A rite of passage for many youthful campers is learning to cook meals in the outdoors. Cooking your meal was an adventure. Even years later, the smoky flavor stirs nostalgic memories when sitting around the campfire was the highlight of any camping experience. Many adults try to re-create the fun memory on complex patio barbecue grills (some charcoal and some propane), but nothing beats the mouthwatering succulence of cooking over the open wood fire in the great outdoors.
If you are venturing into the deep woods with plans of dining truly alfresco, there are a few tools you'll need and some tips to keep your dining safe. Basic cooking supplies include a lightweight pot, a lightweight pan, matches, a grate to place over the flame, heavy-duty aluminum foil, long-handled tongs, a long-handled spatula and leather work gloves, as well as a lightweight, nonbreakable cup, a wide-mouth bowl and flatware for each diner. Other useful items include a short-handled camping ax for splitting wood and a bucket for water next to the fire pit. You'll also need a lightweight cooler to carry your food and several sealable plastic storage bags.
Many localities prohibit open fires unless they are in a container used specifically for cooking. If you are not using a metal fire pit, be sure that the area you build your fire in is clear of brush and contained by rocks. The most common rock formations are a simple fire circle or a keyhole shape; the narrow end of the keyhole makes it easier to use a cooking grate.
Going into the woods also means leaving the convenience of supermarkets, refrigeration, electricity, food storage and covered disposal. Keep your food safe with simple preparation at home. Remember that you will have to carry your gear and food into the woods, but you will also need to ensure that you have enough sustenance and hydration. Wherever you can, make your supplies do double duty. Freeze at least one 2-liter soda bottle filled with potable water to place in the cooler; it will help to keep your food cold and provide you with drinking water as it melts. If you will have multiple campers or will be gone multiple nights, consider using multiple coolers for each camper to carry and include more frozen water bottles. Frozen juice boxes also work well to keep food cold. Place meats and vegetables in portion-sized sealable plastic bags, and freeze whatever you can. If it's an extended trip, consider purchasing chlorine or water purification tabs from a camp supply store so you can drink water from streams; bring some drink mix along to hide the taste.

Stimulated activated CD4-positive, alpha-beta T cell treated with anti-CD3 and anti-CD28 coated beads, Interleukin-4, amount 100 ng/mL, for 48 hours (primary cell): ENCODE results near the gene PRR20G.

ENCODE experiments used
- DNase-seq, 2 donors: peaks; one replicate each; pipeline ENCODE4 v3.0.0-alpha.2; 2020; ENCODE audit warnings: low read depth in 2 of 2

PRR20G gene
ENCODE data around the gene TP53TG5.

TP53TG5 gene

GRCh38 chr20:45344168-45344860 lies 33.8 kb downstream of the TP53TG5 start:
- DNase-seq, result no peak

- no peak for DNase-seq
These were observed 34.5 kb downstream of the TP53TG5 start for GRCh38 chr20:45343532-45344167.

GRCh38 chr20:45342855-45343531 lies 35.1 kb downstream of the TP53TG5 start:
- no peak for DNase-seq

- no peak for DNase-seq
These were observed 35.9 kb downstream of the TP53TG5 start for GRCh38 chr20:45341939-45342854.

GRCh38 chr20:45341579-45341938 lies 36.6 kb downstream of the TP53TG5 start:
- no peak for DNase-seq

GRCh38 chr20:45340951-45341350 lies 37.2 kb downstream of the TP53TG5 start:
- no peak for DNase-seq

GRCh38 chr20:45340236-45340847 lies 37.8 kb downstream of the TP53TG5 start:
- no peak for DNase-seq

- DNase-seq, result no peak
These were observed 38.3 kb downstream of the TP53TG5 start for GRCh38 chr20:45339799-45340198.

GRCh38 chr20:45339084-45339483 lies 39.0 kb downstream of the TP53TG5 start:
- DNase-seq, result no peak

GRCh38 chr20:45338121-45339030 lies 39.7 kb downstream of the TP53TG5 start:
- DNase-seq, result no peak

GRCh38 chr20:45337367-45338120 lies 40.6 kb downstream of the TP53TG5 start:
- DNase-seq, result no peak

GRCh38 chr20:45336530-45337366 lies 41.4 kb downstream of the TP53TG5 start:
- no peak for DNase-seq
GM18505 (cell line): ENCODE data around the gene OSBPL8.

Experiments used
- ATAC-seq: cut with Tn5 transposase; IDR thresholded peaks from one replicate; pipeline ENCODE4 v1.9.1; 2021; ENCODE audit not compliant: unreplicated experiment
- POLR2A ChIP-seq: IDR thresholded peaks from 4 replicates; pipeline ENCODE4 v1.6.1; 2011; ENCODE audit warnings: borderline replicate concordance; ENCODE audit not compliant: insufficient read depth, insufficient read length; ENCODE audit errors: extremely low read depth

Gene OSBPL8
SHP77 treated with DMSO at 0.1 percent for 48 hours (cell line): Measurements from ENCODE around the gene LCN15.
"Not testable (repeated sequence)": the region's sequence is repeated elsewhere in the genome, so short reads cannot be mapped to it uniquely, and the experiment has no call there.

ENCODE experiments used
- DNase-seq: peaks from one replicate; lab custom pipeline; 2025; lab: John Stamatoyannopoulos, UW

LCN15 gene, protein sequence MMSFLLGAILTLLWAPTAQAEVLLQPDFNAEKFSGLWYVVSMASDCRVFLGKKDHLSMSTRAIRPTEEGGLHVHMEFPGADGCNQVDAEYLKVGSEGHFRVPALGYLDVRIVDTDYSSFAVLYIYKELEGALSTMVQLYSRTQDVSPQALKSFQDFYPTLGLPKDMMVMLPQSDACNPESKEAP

Campfire food can be as simple as hot dogs on skewers or intricate three-course meals. Foil packet cooking can provide a complete meal including meat, green vegetables and potatoes. You can vary the ingredients and seasoning to taste. For each person, take a square foot of heavy-duty foil and set a mound of chopped meat or a small portion of chicken in the center. Top it with chopped vegetables -- such as onions, green peppers and shredded carrots -- mushrooms, kidney beans, a few thin slices of potato and a pat of margarine. Fold the foil so the edges meet, and then fold the edges and roll to finish sealing. Wait until the flames die down and the wood is hot and glowing. Leave the packets in the fire for about 20 to 40 minutes. Serve with ketchup, salt and pepper.
To make another easy dish, start with a clean potato -- with skin. Slice the potato about two-thirds of the way through. Stuff thinly sliced onion, margarine, cheese and sliced ham. Wrap the potato in foil and, like the pockets above, put into the hot embers for 40 minutes. Make scrambled eggs on your last morning camping, and toss in leftover vegetables and meats so you don't have to carry anything back. Melt margarine in the frying pan, and set the pan on the grate over the rocks at the narrower section of the keyhole for a hearty breakfast. Always boil a pot of water while cooking to use for hot beverages or washing dishes after the meal.